Friday, September 24, 2010

Your 2010 Giants are 86-67: Dashing D-Rox Hopes

The Giants pitching staff continued their historic run of 17 straight starts keeping the other team from scoring over 3 runs (previous high of 16 games was by 1981 Oakland A's and 1972 Cleveland Indians since the live ball era began in 1920 and the longest since the 1917 Chicago White Sox had a 20 game streak, during the dead ball era).  The Giants with any modicum of consistent scoring could have been on a 17 game win streak, but still, they are 11-6 during the streak and have taken first place again from the 'Dres and has the same record as the Braves, which currently leads the wild-card race.  We knew going into September that we will win by pitching and sometimes lose because our hitters didn't do enough, this is not something new.

Meanwhile, the 'Dres have been keeping about even with us, only a half game back.  They are 4-4 since the Giants took them 3-1 on the road in their homepark.   Now the D-Rox hope to do something similar to the Giants as SF goes into Colorado for three.

But D-Rox has gone 4-6 in their last 10 games, as Tulowitski's historic 14 homers in 15 games (only had happened three times in history) stretch fades in their memory and performance, and they have fallen back to 3.5 games behind the Giants by losing 4 in a row and getting swept by the D-backs.  With 9 games left, they can be eliminated by the Giants if SF wins plus COL losses equal 6 - meaning if the Giants can finish 6-3, they eliminate D-Rox, so in all likelihood, they are playing out the string.

But the 'Dres pretty much had the NL West until they faded and the Giants surged to finally catch them by winning that series in SD, and now the D-Rox is hoping to revive their playoff hopes by sweeping the Giants.  And that is realistically what they have to do.  Winning 2-1 only gets them to 2.5 games back:  that won't do it for them, as that would take 2 games off the 6 D-Rox got to be eliminated.  And they are pretty much gone if the Giants win the series 2-1, leaving only 2 games to elimination for D-Rox.

They really need to sweep the Giants to have any realistic chance of making the playoffs.  But they will have to beat the Giants'best:  Lincecum, Zito, and Cain.  And, ironically, some uninformed people might point out that Lincecum has the 4th best ERA on the team and say otherwise.  Also, let's see if the humidor ball rumor (they give those balls to visiting teams to hit against, live balls for their team to hit against) is true or not this series.

Game 1:  Jhoulis Chacin vs. Lincecum

MLB Notes:
Giants:  With the offense struggling, Lincecum was pinch-hit for in the fifth inning of his last start against the Brewers. He also took his first lost of September, as a bloop single drove in two runs. He is 1-2 with a 3.66 ERA against Colorado this season.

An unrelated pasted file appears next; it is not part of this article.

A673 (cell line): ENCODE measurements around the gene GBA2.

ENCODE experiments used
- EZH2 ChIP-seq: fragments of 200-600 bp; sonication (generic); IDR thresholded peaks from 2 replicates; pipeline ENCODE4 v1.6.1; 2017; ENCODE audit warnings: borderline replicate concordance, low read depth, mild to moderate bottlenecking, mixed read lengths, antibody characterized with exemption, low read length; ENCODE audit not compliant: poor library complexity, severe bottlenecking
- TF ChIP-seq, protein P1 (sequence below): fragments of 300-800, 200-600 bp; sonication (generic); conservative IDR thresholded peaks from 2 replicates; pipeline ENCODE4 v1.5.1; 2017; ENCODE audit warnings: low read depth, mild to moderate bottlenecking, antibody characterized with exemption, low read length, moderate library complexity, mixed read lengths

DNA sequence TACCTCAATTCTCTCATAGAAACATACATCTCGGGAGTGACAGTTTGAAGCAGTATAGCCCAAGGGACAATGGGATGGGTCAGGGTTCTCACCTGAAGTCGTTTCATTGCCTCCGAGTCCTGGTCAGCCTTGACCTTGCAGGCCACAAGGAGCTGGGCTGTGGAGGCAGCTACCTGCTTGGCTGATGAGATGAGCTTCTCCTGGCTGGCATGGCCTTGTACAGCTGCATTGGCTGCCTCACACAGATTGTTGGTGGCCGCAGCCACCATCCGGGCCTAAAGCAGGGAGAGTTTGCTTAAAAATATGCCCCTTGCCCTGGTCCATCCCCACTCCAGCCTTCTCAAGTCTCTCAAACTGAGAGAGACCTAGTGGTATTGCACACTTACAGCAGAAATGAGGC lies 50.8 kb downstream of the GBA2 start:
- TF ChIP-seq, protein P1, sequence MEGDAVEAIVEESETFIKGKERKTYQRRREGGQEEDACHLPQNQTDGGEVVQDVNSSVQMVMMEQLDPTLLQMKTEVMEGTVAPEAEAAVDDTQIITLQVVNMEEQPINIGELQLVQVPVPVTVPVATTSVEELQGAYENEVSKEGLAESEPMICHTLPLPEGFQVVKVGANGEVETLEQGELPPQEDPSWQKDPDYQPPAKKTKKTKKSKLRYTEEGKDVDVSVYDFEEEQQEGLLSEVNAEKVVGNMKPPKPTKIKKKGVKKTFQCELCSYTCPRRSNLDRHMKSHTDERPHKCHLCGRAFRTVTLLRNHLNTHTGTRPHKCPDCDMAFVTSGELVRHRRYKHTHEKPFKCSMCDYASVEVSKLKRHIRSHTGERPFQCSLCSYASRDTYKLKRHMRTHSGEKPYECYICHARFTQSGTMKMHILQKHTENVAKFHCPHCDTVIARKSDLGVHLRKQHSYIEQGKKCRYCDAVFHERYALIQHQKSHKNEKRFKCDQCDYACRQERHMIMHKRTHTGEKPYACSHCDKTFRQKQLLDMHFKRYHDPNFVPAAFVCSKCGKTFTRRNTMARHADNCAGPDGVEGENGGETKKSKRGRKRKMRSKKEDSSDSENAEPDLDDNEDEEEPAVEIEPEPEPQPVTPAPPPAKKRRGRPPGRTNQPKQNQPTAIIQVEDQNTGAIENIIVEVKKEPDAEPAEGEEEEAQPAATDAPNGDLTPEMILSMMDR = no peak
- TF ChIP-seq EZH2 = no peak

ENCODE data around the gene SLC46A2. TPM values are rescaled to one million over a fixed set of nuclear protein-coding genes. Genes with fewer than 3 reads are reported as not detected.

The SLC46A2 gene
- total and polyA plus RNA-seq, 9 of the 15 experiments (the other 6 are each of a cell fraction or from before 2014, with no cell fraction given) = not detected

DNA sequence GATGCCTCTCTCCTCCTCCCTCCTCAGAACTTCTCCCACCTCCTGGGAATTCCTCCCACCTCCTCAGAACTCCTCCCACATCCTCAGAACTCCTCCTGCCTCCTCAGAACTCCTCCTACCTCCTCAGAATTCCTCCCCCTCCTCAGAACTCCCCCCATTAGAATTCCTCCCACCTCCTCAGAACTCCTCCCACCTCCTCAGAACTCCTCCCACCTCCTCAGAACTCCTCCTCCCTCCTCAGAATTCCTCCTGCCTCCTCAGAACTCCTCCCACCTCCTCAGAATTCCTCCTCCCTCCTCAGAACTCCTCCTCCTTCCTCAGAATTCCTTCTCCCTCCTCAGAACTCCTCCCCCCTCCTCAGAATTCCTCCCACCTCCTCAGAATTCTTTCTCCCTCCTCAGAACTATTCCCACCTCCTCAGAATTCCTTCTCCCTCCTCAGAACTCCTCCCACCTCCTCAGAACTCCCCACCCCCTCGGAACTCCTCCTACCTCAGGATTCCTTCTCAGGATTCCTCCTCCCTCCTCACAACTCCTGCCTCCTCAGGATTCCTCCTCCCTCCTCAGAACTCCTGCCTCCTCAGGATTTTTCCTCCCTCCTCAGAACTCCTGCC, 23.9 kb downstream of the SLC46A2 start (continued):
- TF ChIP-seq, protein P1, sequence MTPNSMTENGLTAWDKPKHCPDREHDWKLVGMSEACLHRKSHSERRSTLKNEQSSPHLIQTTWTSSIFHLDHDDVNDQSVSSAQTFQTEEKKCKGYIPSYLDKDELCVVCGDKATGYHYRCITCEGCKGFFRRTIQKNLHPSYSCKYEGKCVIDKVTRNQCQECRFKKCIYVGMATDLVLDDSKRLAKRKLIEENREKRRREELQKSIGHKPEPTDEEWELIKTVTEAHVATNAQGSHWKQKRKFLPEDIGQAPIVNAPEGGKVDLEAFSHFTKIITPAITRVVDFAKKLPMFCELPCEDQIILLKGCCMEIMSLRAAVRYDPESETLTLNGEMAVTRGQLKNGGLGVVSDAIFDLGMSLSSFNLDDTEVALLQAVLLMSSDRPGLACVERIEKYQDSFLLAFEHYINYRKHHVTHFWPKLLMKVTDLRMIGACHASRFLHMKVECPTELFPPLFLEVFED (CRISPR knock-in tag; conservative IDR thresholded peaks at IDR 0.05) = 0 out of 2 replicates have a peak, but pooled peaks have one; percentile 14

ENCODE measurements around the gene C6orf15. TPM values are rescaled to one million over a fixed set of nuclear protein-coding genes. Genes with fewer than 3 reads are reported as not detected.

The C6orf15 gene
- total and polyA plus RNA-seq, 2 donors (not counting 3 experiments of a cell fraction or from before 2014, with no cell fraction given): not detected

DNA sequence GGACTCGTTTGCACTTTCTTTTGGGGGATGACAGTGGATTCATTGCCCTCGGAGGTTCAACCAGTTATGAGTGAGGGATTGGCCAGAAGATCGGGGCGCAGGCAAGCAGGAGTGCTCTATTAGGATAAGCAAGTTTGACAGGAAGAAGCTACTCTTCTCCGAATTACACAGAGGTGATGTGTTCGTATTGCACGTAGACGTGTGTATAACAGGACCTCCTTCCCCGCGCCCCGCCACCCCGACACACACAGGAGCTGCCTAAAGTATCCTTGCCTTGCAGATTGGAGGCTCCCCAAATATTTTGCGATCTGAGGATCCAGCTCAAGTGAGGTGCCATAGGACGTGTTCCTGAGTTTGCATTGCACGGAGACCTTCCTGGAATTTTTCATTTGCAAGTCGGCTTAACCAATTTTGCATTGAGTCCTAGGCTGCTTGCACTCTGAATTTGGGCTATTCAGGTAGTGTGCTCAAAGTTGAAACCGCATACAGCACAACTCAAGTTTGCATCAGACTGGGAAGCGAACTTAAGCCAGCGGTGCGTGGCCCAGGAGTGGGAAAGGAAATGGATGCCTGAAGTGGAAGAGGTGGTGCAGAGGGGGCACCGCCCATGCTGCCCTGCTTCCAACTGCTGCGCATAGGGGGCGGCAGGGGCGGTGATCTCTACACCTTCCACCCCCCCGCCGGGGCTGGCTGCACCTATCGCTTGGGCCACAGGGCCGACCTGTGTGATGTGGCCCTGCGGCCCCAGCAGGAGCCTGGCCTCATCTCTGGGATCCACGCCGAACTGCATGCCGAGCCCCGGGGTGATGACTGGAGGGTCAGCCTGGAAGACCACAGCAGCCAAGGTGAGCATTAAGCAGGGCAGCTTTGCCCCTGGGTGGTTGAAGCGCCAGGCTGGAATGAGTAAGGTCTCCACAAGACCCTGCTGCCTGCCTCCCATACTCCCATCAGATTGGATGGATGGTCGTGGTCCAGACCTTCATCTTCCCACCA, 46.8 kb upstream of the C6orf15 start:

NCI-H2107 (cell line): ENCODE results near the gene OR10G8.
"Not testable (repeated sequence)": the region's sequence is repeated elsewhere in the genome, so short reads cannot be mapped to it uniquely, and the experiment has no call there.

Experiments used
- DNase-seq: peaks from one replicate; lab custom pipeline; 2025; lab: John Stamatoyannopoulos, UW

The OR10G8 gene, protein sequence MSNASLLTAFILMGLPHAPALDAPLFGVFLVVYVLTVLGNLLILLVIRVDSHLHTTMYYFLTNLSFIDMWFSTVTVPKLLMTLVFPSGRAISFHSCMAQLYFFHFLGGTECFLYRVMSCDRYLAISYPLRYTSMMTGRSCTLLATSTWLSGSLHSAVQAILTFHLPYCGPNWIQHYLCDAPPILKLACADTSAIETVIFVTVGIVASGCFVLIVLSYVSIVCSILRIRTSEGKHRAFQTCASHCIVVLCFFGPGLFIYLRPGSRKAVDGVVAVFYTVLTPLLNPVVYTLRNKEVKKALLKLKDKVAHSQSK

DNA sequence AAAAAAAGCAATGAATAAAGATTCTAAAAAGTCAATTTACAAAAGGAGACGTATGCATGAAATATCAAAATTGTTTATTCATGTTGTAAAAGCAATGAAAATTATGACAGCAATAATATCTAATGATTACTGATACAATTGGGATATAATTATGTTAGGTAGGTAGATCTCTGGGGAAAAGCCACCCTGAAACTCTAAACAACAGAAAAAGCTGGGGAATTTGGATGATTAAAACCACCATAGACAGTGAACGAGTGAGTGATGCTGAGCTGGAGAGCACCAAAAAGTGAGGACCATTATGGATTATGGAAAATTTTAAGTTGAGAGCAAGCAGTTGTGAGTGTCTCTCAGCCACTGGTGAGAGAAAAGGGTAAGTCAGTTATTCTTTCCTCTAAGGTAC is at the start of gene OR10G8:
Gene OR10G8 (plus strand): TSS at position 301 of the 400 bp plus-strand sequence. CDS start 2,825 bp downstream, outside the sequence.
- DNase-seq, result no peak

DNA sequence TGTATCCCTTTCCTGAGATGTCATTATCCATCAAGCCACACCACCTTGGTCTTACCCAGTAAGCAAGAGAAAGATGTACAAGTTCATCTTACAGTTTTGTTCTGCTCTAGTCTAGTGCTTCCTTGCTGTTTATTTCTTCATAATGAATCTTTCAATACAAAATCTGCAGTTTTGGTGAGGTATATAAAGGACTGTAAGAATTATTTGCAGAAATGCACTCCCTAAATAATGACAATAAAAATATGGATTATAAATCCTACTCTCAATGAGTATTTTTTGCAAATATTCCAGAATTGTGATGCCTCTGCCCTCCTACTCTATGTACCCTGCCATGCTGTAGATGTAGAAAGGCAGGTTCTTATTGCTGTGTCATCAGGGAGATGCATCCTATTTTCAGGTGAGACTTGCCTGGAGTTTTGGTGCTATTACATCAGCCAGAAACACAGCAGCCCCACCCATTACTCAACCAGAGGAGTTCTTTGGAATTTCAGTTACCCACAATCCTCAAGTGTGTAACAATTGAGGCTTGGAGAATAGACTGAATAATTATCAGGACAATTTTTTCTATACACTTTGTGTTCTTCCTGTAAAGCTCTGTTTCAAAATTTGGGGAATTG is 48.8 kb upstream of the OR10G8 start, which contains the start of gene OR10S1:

D-Rox:  Chacin didn't issue a walk in a start for the first time in his career Saturday in an eight-inning shutout effort against Los Angeles. He could become the first Rockies rookie to finish with an ERA below 4 and at least 120 innings pitched.
Going to be a tough game, both pitchers are at the top of their game.  Chacin is 2-0, 1.93 ERA against the Giants in his career, but 4.50 ERA in one start at home against the Giants, as he has had a good rookie season.  Lincecum has been ordinary in Colorado, 4.39 ERA in 7 career starts there, but that is probably pretty good in this offensive oriented park.  I would have to lean towards The Kid for this one, but Chacin is pretty good too.  Bring it on!

Game 2:  Jason Hammel/TBA vs. Zito

Giants:  As a fly-ball pitcher who lacks a steamy fastball, Zito would figure to struggle at Coors Field. Yet he's a respectable 2-1 with a 3.52 ERA and a .227 opponents' batting average in six Coors starts.
D-Rox:  None
Hammel has been battling a case of deadarm so even though he is the announced starter, they most probably will be looking to throw up somebody against the Giants instead.  For all those people who have been complaining that the Giants MUST trade away one of their starters to get a hitter, because other teams are fine with a lousy 5th starter, this is what other teams have to deal with when they have a lousy 5th starter.

As noted above, Zito has been a master in Coors despite, which they did not mention, the fact that most pitchers that rely on breaking pitches cannot figure out how to do well in Coors.  In an article I read about the humidor rumor, a pitcher noted that he can tell the difference between the two balls:  the humidor balls are harder and not as soft, allowing the pitcher to be able to grip the ball better and do more with it with breaking pitches.  So what Zito has done here is amazing!  

However, it should be noted that he did a lot of that when he was struggling to perform for the Giants, and that this season, when he seems to have returned to his career norms, he got blasted in his start here earlier this season, giving up 6 runs in 5.1 IP.

But given that the D-Rox are unsure who will start, and if Hammel started, we should easily beat up on him, I will give the lean to Zito on this one, as he has righted his boat in recent games, and when he was blasted by the D-Rox earlier, he was in a down period of the season, he appears to lose his bearings every once in a while, but when he is locked in, he shuts down the other team:  in 32 starts, he has allowed more than 3 ER in a game 9 times, so in over 70% of his starts, the other team has scored 3 ER or less against him.  This should be the Giants win that puts another few more nails into the D-Rox's coffin.